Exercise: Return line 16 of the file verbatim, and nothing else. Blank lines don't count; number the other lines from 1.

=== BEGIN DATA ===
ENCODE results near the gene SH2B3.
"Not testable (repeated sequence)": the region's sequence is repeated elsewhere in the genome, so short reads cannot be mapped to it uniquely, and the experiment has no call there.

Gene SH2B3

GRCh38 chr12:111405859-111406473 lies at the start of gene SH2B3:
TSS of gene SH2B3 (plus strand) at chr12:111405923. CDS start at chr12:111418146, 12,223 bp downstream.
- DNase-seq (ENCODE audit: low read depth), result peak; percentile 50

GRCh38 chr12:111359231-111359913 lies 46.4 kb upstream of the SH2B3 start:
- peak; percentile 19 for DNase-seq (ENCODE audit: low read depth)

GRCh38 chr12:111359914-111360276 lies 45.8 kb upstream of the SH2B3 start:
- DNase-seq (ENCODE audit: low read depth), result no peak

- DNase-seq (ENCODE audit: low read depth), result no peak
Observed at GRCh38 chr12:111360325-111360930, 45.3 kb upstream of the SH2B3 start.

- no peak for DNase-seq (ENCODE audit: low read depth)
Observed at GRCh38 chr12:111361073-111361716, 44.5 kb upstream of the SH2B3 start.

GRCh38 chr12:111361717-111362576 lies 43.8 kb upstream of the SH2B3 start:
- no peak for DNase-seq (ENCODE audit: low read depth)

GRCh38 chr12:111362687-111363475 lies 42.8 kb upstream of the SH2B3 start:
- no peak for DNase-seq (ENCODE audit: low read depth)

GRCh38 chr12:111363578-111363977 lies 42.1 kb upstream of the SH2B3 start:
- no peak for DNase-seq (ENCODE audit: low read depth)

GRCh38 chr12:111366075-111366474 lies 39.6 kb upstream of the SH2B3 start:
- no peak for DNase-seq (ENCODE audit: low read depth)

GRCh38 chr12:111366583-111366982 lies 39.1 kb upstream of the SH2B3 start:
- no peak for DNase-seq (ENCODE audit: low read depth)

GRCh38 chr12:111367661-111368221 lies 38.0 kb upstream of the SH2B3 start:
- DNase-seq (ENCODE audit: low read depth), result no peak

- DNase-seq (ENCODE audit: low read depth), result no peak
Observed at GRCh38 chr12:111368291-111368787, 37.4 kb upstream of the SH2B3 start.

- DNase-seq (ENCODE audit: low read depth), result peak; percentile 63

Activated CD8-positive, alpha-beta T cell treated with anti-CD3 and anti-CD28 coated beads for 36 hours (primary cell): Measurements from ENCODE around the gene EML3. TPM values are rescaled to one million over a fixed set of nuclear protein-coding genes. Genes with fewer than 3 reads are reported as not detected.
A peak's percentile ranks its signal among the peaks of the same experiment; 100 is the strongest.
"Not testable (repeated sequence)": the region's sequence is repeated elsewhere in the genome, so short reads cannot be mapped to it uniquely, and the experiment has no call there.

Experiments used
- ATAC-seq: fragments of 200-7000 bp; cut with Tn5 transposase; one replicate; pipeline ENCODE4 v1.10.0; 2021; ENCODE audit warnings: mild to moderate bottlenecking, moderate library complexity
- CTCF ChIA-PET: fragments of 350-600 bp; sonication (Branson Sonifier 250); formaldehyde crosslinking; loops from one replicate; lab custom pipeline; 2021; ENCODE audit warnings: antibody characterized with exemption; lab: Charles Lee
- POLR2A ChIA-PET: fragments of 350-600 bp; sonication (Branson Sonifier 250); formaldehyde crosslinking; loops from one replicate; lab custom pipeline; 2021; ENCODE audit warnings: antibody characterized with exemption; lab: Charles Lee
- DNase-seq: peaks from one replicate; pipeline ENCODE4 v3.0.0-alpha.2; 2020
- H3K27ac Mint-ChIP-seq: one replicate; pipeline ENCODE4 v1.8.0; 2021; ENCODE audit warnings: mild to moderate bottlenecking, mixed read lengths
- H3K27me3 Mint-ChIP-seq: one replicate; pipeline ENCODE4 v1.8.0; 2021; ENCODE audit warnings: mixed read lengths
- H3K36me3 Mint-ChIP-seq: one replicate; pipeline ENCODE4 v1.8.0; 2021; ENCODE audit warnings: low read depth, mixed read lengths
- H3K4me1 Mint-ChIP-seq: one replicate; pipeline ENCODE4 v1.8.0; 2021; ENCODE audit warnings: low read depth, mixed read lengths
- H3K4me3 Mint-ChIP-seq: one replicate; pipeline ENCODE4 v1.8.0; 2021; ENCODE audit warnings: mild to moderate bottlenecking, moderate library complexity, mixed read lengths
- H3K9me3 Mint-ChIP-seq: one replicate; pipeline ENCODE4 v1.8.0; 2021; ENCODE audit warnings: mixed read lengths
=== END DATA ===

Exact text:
- no peak for DNase-seq (ENCODE audit: low read depth)